Friday, July 28, 2006
Last weekend, I heard a wonderful interview on the radio where a professor of political science was discussing the results of his research.
It would appear that in the United States, "conservative" is a more popular and desirable label than "liberal". This has been true for "as far back as [is] capable of tracing with the data." So we live in a country where people aspire to conservatism and values commonly associated with conservatism. This is not surprising, but what was really fascinating is what happened when the researchers asked their subjects what positions they hold on a range of issues. For people who identify themselves as "liberal", 3% of them held issue/policy positions that were mostly conservative. However, for people who identify themselves as "conservative", nearly a quarter of them held mostly liberal policy positions. This would suggest that, because the conservative label is more desirable and is what more people associate with "American values", people will label themselves as "conservative" without any clue as to what this actually translates to in policy. Whereas people who are liberal are going against the grain in terms of labeling and thus have would be more likely to have actually thought out their positions before labeling themselves as such.
The interviewee then goes deeper with his analysis. The other side of this issue is how the Republicans have been exploiting this tendency to associate "American values" with "conservative". They have tried--successfully--to claim certain values as their own and to associate such values, such as "patriotism" and "hard work" with "conservative". This creates a false dichotomy as it is certainly not the case that all Republicans are patriots and that all Democrats are not (if anything, flaunting the Constitution Bush-style is quite unpatriotic) and it is certainly not the case that conservatives are all hard workers while liberals are not (think of Bush and his long, lazy vacations and of the rich who are born with a silver spoon in their mouth). This is also why the Republicans tend to focus on broad strokes and labels in their rhetoric. They talk about "freedom", "patriotism", and "family values" because they have been able to associate these labels with themselves and with "conservatism", and as such, they are able to avoid substance and rely on such sweeping and lofty labels to prop up their positions. This may explain why the Democrats often talk wonkishly about policy while the Republicans often fire back with broad-stroked attacks involving "too liberal", "patriotism", or "hard-working Americans".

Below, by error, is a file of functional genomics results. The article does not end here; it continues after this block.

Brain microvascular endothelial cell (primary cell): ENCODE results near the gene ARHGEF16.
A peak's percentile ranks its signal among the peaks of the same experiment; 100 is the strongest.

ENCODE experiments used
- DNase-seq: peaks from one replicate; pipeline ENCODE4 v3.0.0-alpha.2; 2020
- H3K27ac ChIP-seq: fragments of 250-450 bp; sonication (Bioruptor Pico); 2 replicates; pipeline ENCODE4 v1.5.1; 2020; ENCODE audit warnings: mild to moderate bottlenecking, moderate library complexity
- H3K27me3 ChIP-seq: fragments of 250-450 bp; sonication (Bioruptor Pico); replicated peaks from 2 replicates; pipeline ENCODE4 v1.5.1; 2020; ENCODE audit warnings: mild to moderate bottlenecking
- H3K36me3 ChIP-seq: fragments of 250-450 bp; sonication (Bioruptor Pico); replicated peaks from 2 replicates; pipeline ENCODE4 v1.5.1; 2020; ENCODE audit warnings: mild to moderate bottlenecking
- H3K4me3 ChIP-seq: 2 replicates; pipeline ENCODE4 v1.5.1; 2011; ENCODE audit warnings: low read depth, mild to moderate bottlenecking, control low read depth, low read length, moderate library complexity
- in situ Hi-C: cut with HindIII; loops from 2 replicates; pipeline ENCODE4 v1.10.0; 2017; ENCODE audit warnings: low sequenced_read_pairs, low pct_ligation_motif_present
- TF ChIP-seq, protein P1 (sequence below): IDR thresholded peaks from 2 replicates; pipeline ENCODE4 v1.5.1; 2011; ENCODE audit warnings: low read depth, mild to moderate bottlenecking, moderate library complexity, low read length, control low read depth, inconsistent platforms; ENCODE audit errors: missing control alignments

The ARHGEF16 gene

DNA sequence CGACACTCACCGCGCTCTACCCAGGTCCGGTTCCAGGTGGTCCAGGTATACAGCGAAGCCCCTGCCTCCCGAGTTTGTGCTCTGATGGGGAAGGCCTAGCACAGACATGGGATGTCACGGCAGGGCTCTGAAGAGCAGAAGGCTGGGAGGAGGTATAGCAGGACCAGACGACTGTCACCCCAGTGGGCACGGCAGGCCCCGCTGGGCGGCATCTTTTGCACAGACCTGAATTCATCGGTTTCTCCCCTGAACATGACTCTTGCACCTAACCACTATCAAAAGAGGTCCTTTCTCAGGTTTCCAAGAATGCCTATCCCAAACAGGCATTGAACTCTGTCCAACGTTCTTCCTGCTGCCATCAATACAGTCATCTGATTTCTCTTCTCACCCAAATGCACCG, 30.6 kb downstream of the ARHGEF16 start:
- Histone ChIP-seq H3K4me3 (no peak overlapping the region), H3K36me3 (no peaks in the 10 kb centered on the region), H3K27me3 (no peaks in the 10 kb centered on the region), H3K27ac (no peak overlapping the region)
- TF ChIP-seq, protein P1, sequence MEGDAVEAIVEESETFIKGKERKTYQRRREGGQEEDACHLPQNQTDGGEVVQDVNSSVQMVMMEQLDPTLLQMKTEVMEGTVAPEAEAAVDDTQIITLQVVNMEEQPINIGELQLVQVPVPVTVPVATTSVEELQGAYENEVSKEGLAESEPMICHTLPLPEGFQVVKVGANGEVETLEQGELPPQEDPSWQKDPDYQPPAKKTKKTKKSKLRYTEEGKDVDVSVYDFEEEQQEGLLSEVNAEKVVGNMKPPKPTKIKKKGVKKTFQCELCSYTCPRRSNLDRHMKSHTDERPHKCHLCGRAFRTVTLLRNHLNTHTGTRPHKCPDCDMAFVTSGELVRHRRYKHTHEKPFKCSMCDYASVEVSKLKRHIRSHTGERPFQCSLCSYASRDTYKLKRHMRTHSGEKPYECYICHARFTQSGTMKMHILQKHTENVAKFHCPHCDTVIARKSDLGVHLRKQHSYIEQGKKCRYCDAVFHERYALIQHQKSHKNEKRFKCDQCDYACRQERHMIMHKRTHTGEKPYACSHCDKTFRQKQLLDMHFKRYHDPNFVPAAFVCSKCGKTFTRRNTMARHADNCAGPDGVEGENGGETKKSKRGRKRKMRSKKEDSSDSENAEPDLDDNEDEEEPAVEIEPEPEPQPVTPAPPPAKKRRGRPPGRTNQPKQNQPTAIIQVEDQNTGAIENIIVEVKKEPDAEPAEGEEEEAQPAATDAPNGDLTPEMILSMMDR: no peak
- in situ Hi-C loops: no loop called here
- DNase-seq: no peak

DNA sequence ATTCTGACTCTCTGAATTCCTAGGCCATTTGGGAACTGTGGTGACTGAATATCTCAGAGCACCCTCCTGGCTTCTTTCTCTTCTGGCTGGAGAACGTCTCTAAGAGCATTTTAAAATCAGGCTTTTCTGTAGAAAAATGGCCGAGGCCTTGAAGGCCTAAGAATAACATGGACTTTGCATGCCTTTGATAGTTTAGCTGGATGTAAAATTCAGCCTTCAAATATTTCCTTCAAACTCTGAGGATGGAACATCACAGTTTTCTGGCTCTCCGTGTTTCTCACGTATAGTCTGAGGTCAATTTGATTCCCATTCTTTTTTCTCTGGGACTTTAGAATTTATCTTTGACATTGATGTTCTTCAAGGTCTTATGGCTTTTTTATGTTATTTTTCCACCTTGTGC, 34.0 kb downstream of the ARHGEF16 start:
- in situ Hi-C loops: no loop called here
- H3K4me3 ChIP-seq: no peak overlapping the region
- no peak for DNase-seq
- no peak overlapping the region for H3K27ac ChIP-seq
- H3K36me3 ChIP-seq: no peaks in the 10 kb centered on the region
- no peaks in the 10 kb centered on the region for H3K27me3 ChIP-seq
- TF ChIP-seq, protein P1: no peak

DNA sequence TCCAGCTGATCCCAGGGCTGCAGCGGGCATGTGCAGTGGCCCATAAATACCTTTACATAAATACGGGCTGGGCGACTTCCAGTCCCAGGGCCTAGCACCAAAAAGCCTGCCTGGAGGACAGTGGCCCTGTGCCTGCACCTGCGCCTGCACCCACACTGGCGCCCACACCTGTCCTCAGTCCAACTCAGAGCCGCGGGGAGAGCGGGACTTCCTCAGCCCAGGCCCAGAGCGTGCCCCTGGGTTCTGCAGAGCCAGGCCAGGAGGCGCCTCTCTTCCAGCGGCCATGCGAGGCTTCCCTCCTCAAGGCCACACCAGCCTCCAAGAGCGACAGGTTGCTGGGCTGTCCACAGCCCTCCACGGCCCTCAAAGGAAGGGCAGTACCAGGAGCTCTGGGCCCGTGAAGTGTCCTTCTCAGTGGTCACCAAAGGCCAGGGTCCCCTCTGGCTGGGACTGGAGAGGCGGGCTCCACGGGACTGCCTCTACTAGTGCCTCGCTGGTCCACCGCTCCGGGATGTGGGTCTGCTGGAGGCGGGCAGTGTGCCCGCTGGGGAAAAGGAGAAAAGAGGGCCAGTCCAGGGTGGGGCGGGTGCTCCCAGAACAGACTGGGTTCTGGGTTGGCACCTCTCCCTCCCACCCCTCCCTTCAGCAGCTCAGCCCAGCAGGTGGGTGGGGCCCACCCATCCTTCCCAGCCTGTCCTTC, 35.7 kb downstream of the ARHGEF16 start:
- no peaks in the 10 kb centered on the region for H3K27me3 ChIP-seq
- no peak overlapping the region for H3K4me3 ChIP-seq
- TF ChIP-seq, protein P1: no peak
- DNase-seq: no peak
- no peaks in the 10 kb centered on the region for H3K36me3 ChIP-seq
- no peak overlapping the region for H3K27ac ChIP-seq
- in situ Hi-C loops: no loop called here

Unfortunately, this is not a problem that can be solved easily. Average Americans are not very bright and have little understanding of government and politics. The problem is as much Republicans distorting politics as it is Joe Sixpack--who is more concerned about voting for trash shows like American Idol than voting for government--having no idea what is going on, and thus allowing a quarter of "conservatives" to confuse themselves. And of course, the group that really gets screwed by this are the libertarians; how many Joe Sixpacks will label themselves as "libertarian" (how many even know what the word means?). It is times like this that I question of wisdom of allowing the masses vote for President; I know this is blasphemous, but the Electoral College, in its original form, might not have been that bad of an idea after all...
And speaking of Electoral College, I'm going to finish this post off by going off-topic and pointing out this article, which proposes a fix for the Electoral College. Instead of the electors from each state informally agreeing to toss in their vote for whoever won the state, they'll just agree to toss in their vote to whoever won the national popular vote. And thus, through an informal agreement not too unlike the existing agreement, we can essentially eliminate the Electoral College without revising the Constitution or doing anything Draconian. Not only will this eliminate anomalies such as where Gore loses the election that he won, but it will also give Massachusetts Republicans and Kansas Democrats a voice that they haven't had. I think it's a marvelous idea; if the President is going to be elected by popular vote, then we might as well do it right by implementing a system like this!
This entry was edited on 2006/07/28 at 14:43:39 GMT -0400.